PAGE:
• What concerns you and what makes you hopeful about the future of the Eastern Sierra and its communities?

Miracle Country opens with the Round Fire, which burned one third of the houses in Swall Meadows in 2015, in the heart of the California drought. That was in February, when Swall should have been under several feet of snow. I flew home from Minnesota on a red eye flight and sifted ash with folks for any remnant of their homes that had survived. Now I’m writing this sealed inside my house in Bishop on a day when the air quality is hazardous. Our already wild climate is poised to experience extra severe natural disasters, as climate scientists predict more extreme swings between wet and dry seasons in the West. That scares me. But the strength of our communities and our ability to rally and support each other—see some examples I gathered here of how folks did that during Covid times—makes me hopeful.

    • How does Friends of the Inyo’s mission to protect and care for the Eastern Sierra’s public lands intersect with your values and your life experiences?

Miracle Country is, at its heart, a love letter to the Eastern Sierra. I love the way Friends of the Inyo encourages visitors and residents to take care of the place we all care about. Through the process of writing Miracle Country, I thought a lot about the complexity of our relationship to our homes. Friends of the Inyo embodies the best of that relationship—where we practice reciprocity with the places that sustain us. Also, Friends of the Inyo trash picking days are really fun. Aside from how hard it is to untangle fishing line from bushes.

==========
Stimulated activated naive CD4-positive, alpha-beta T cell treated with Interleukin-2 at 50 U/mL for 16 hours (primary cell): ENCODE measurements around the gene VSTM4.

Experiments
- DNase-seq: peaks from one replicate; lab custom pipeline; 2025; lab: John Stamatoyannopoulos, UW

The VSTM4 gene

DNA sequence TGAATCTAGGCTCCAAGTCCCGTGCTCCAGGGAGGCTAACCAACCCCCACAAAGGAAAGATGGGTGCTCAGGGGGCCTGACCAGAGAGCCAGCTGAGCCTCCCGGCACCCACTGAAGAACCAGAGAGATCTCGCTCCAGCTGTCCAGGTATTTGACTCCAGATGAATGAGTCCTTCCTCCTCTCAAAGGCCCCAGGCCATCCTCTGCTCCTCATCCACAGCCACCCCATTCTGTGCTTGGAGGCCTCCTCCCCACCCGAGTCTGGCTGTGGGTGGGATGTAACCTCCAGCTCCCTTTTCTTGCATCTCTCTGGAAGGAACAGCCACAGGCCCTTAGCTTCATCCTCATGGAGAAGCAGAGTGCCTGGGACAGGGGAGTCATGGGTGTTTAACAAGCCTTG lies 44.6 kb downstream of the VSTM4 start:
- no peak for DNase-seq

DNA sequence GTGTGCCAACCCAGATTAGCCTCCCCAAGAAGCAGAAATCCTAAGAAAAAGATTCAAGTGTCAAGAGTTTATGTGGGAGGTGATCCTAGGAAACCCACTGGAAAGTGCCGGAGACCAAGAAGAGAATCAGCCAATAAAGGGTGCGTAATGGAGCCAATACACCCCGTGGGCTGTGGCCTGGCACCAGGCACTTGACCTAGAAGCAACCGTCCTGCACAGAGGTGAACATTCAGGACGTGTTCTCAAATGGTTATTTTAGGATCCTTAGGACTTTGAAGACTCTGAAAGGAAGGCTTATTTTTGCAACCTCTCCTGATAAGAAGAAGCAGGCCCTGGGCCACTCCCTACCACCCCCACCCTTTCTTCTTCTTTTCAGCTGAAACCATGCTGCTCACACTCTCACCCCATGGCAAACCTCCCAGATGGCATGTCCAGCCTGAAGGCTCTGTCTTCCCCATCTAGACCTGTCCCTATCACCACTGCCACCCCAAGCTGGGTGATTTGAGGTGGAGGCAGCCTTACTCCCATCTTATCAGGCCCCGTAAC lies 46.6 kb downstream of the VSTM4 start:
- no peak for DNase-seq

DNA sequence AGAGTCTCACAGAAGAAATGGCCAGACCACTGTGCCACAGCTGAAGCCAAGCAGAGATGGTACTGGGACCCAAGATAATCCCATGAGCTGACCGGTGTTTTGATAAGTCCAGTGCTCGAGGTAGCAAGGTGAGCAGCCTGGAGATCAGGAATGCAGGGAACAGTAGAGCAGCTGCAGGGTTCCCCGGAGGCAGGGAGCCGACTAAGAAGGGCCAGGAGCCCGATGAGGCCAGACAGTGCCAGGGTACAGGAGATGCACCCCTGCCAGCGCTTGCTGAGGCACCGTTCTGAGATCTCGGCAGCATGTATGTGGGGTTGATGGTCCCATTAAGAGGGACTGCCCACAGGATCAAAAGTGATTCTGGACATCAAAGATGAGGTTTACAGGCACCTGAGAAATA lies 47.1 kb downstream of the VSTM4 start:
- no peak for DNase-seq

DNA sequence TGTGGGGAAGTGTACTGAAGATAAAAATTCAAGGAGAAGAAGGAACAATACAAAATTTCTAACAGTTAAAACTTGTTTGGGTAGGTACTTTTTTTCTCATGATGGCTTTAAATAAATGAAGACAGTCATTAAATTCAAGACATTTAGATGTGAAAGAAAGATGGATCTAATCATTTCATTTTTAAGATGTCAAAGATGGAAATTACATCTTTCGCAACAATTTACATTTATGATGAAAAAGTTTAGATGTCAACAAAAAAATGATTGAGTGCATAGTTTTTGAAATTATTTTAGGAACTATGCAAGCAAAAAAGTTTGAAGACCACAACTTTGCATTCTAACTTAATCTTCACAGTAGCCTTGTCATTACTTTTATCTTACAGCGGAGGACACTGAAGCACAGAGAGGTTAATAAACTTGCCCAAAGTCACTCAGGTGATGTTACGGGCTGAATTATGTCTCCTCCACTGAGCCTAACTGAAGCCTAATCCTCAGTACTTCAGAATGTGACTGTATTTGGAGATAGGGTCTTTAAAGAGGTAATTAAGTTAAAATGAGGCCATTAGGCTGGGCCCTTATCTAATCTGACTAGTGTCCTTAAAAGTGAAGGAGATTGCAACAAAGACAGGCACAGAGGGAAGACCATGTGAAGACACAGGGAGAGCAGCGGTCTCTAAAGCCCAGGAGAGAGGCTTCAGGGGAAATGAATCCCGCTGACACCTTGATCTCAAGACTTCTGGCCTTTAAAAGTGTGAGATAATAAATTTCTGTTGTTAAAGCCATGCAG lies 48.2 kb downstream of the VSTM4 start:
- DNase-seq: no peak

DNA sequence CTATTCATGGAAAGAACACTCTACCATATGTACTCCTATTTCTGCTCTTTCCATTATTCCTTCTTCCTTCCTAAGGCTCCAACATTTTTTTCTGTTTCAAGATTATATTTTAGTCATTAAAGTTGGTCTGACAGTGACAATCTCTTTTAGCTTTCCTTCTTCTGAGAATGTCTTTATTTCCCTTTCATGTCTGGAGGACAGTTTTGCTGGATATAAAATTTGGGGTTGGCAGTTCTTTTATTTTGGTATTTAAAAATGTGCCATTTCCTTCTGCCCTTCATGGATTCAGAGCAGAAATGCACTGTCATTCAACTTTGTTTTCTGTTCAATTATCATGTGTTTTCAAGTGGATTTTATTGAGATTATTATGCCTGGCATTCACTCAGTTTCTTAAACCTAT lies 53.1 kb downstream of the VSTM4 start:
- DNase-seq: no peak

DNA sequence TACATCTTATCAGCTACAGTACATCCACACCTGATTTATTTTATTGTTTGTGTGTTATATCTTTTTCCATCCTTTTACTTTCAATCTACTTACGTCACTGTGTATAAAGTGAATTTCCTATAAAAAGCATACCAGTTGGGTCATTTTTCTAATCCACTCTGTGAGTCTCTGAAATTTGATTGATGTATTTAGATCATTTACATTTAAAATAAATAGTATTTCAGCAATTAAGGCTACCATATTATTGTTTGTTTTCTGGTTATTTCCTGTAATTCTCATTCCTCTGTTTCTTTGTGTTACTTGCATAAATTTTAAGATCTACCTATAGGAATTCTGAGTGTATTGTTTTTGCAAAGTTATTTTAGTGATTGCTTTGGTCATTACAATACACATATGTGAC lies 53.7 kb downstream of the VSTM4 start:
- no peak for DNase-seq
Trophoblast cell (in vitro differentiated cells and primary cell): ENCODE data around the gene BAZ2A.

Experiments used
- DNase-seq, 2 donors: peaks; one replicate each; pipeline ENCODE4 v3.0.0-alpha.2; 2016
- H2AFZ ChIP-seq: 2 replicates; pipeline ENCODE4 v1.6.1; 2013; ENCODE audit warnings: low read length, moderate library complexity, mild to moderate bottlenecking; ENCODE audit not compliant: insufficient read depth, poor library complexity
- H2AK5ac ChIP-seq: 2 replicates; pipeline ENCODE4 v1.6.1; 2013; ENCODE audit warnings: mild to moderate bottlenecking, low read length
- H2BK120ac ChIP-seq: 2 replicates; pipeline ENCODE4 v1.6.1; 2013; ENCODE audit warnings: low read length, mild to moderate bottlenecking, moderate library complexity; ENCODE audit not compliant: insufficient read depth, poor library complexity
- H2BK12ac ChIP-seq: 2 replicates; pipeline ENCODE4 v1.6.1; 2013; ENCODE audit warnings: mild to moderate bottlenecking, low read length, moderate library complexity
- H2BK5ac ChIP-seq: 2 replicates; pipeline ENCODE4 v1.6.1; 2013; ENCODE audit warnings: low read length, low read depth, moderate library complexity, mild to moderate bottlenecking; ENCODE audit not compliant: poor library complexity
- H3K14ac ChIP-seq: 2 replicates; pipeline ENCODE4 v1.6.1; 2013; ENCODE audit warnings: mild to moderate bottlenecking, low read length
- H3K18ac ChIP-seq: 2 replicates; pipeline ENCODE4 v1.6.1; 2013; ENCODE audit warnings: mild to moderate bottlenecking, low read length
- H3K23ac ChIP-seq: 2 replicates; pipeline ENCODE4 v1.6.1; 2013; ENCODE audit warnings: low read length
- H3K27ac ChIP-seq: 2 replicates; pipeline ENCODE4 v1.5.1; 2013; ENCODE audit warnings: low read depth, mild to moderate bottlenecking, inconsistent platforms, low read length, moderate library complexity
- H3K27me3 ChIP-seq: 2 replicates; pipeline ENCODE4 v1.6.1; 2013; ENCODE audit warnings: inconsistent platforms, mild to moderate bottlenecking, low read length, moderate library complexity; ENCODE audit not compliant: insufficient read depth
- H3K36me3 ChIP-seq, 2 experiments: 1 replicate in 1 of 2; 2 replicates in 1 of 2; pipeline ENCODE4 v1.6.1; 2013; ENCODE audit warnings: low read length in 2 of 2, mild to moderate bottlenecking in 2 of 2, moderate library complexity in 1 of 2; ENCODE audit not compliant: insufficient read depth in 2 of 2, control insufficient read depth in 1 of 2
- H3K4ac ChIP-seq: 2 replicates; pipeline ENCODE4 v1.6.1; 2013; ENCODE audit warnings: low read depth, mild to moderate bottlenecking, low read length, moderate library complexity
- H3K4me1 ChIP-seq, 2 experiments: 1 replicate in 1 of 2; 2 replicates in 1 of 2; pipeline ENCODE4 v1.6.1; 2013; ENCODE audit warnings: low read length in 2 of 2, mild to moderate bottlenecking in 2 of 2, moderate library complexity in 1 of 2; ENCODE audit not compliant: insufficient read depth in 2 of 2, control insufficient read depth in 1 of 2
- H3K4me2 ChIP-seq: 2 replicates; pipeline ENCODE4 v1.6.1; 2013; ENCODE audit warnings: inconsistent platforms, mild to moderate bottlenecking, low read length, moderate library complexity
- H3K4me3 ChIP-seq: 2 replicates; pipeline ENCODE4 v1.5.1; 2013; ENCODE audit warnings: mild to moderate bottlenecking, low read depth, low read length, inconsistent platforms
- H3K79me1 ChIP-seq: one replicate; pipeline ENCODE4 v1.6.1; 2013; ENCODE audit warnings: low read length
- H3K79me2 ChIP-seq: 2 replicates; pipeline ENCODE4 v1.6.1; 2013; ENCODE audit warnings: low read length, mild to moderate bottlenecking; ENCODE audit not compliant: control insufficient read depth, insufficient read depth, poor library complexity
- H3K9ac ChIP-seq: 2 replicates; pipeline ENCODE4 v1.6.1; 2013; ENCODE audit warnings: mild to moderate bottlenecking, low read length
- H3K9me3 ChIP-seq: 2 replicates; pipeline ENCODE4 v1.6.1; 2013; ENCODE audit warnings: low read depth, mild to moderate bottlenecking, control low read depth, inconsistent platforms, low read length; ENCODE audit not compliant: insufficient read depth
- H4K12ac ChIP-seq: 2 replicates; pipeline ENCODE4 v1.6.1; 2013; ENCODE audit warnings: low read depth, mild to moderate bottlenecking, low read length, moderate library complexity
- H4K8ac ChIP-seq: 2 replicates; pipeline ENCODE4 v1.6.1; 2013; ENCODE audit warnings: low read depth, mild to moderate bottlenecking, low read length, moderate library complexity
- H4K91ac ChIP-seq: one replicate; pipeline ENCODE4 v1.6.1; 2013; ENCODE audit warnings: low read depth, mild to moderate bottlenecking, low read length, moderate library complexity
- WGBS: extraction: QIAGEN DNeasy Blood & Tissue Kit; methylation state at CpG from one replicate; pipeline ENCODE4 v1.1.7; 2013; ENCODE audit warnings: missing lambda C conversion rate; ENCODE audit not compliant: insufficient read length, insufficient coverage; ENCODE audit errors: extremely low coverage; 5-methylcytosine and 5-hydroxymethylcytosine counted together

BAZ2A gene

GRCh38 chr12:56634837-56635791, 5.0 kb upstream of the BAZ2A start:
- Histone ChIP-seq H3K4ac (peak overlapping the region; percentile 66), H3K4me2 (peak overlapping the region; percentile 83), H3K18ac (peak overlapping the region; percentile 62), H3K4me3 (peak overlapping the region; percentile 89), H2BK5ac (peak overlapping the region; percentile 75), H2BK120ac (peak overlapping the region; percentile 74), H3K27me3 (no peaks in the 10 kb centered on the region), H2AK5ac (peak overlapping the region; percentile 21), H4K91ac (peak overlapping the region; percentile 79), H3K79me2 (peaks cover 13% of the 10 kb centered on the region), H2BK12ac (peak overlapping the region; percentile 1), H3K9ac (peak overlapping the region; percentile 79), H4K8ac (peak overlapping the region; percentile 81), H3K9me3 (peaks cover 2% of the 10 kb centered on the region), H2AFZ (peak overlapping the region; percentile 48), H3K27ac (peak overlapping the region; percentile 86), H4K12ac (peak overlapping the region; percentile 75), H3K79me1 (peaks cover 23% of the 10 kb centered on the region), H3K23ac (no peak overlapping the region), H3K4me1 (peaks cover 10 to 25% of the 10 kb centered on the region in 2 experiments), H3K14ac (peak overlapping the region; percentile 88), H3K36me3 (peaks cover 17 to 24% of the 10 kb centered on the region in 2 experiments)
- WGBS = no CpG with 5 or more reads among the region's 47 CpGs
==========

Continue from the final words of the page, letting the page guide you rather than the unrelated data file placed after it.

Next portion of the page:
• What’s it like publishing a book during a pandemic?

My in-person book tour around the West was cancelled, and the media is focused elsewhere, but I’m doing my best to connect with readers regardless. The Eastern Sierra community has been incredibly supportive. It was so nice to be invited to do in-person book signings by Spellbinder books (masked, in the Bishop park) and Cardinal Village Resort (masked, on the patio for pizza night). I’ve also enjoyed visiting book clubs—if your book club would like to read Miracle Country, reach out! I’m happy to be Zoomed in to answer questions.

    • Where can I purchase your book?

Anywhere books are sold. If you get Miracle Country from Spellbinder in Bishop you can call them up and order it signed and/or inscribed for pick up or get it shipped anywhere in the country. You can get it at Booky Joint in Mammoth and at many other local establishments. If you live elsewhere, I encourage you to buy it from your local indie bookstore.

    • How can we keep track of you?

Keep an eye out for upcoming virtual events (and some safely in-person!) on my website, You can also sign up for a very occasional newsletter and read interviews and other essays. Or follow me on social media (it’s mostly pictures of mountains/my garden/whatever book I’m reading and have brought on a hike lately).


Comments (1)

Thanks Kyle
I ordered the book. Also, was inspired by the link to locals support of COVID19 during lockdown